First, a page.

Tuesday, 15 April 2008

Essential viewing for bibliophiles - Fry on Gutenberg

You won't often find me glued to the sofa, gazing intently at the telly on a Monday night, of all nights, but yesterday was different. I was there. I was firmly and willingly affixed. And what had caused this abrupt change in my habits was this:

Stephen Fry's hour-long exploration of the life and legacy of Johann Gutenberg. Beautifully, filmed and directed, this was an absolutely first-rate piece of television. Fry was at his most engaging (which is saying something - he was just adorably perfect for this programme) and clearly enthused and passionate about his subject - no mere frontman for another's script here.
Fry demonstrated how, through his invention of the printing press and moveable type and his subsequent creation of his famous Bible - 180 copies, 12 printed on vellum, and first displayed at the Frankfurt Trade Fair in 1454 - Gutenberg was the father of mass-production.

In the documentary, Fry travels round France and Germany on the trail of the ultimately rather tragic Gutenberg, learns how to make paper, and actually handles (albeit through cotton gloves) one of the original copies of the Bible (the thrill this gives him is palpable - we can almost feel the goosebumps he experiences). Back in the UK, he works with a team of craftsmen to found some type (he gets to make a letter 'e'), construct a replica of Gutenberg’s machine and then print a replica page of the Bible on authentic linen paper made by Fry (and including his own little 'e').

The lingering shots of the work in progress, the newly cast letter, the double wooden thread on the press, the hand-illuminated pages of one of the original Bibles were gorgeous and the editing was perfectly judged. It was a truly excellent piece of television - almost, as Fry described Gutenberg's Bible itself, 'more beautiful than it needed to be'.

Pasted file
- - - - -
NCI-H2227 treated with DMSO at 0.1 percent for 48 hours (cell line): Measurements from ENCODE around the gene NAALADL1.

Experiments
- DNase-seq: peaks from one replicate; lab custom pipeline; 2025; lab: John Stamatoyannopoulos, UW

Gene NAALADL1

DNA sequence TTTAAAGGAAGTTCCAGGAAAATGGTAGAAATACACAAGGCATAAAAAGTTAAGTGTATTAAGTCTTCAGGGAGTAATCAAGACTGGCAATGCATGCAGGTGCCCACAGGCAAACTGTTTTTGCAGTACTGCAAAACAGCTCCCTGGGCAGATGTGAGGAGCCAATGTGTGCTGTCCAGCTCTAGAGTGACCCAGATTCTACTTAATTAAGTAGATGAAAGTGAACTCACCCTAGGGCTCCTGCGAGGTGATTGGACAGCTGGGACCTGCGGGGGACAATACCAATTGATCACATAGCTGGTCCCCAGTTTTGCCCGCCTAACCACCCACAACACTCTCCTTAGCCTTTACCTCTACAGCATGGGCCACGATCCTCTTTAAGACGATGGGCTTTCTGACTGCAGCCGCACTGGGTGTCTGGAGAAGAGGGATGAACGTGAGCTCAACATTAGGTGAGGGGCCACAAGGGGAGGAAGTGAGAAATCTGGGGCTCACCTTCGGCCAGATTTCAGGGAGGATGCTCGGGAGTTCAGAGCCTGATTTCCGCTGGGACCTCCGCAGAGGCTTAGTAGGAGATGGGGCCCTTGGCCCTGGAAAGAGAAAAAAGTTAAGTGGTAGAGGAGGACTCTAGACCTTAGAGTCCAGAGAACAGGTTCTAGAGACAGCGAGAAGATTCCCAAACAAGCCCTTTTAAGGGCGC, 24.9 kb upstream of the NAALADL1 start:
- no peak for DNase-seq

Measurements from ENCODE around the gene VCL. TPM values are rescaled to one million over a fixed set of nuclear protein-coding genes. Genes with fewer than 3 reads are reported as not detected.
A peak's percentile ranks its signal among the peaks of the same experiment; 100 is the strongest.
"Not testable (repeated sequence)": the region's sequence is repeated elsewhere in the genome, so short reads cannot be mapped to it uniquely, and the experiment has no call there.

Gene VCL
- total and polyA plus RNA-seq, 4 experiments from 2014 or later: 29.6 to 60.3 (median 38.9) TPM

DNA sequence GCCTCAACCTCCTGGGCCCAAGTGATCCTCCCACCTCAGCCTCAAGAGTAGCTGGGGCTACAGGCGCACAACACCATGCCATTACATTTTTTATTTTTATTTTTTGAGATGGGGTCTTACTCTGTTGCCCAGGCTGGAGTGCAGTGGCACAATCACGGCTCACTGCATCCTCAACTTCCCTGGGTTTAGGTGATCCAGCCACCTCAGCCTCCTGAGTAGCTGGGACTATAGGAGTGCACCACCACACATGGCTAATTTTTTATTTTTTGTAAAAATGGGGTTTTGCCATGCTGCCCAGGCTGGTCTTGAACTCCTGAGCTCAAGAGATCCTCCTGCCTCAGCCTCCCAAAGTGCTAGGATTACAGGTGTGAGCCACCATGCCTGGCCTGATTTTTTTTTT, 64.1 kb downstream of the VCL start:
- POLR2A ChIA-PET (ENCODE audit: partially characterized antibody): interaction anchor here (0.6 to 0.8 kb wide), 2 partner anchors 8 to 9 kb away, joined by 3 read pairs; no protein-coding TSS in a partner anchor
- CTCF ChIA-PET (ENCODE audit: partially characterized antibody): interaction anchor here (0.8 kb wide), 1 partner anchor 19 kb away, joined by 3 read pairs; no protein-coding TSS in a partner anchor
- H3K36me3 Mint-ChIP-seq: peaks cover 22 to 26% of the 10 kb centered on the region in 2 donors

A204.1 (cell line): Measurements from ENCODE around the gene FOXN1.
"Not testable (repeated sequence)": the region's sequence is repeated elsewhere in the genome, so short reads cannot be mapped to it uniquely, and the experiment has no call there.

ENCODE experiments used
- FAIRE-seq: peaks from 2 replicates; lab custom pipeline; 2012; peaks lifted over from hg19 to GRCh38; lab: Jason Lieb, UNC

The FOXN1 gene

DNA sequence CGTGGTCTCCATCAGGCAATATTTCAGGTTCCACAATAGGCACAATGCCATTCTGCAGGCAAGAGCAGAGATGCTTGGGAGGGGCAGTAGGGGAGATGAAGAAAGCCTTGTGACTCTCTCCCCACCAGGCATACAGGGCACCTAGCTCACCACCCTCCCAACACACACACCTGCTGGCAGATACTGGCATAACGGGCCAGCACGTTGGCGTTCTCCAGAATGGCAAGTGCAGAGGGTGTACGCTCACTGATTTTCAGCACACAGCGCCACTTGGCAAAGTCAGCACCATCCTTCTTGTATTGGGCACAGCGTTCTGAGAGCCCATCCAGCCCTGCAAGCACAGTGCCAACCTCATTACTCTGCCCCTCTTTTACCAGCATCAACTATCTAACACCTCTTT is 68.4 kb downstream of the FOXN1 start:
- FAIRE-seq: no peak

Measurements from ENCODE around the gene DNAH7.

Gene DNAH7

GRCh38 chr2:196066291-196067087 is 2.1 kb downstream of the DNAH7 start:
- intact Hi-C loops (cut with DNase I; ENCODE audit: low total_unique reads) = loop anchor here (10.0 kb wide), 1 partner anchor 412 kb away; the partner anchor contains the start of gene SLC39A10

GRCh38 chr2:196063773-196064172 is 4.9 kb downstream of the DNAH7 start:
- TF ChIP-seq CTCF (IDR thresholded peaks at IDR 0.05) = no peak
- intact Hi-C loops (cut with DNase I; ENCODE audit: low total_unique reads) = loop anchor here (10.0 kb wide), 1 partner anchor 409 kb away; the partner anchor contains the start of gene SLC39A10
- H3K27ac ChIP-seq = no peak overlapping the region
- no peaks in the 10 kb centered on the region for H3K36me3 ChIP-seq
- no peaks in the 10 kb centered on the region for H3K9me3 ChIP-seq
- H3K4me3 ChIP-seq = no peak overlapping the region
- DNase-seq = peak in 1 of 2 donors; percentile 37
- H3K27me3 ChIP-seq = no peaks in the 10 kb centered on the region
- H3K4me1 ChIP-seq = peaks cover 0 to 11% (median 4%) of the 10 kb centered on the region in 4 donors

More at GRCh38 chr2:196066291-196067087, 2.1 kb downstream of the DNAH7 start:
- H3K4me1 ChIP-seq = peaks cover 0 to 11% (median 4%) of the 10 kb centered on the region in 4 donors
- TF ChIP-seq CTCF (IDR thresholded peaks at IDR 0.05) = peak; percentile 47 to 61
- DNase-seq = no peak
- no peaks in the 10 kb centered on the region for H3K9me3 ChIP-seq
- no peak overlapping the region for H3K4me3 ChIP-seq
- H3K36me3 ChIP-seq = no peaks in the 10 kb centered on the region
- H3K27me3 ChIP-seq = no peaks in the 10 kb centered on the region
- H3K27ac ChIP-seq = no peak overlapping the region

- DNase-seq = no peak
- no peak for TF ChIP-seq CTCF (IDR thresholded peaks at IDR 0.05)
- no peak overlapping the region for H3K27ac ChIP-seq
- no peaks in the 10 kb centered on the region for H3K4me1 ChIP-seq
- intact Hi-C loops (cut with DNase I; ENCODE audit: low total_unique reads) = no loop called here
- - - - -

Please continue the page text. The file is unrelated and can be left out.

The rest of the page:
So please, special please, if you didn't watch it, do try to catch it on the BBC iPlayer here. (It's available to view online for six more days, or you can download it for 30 days.)


Anonymous said...

I recorded the 1.30am broadcast and will be sitting down with son, Toby to watch - even more keenly now you've really whetted the appetite. You've just got to love SF.

Stephen said...

Thanks for this, it's not often I see a programme that is good enough to make me wonder if I'm missing something living without TV (10 years now), but I will definitely have to get a friend to download this for me.

Thanks for reducing the homepage size too; it is appreciated.

monix said...

I knew you would be watching this as I settled down for a fascinating evening. It really was the best documentary I have seen in a long time. Mr RD and I cheered along with Stephen Fry at the end when he celebrated the achievement of all those IDENTICAL copies of the Bible and then laughed - we usually celebrate uniqueness!

Kathleen said...

A terrific programme, absolutely absorbing, no doubt it will find it's way to DVD before too long (hopefully).

Hedgelands Glass Lass said...

It was a wonderful programme. I think Stephen Fry was perfect as the presenter - he brings enthusiasm for the subject and his assertion that the printed word being the defining characteristic of modern life is probably right.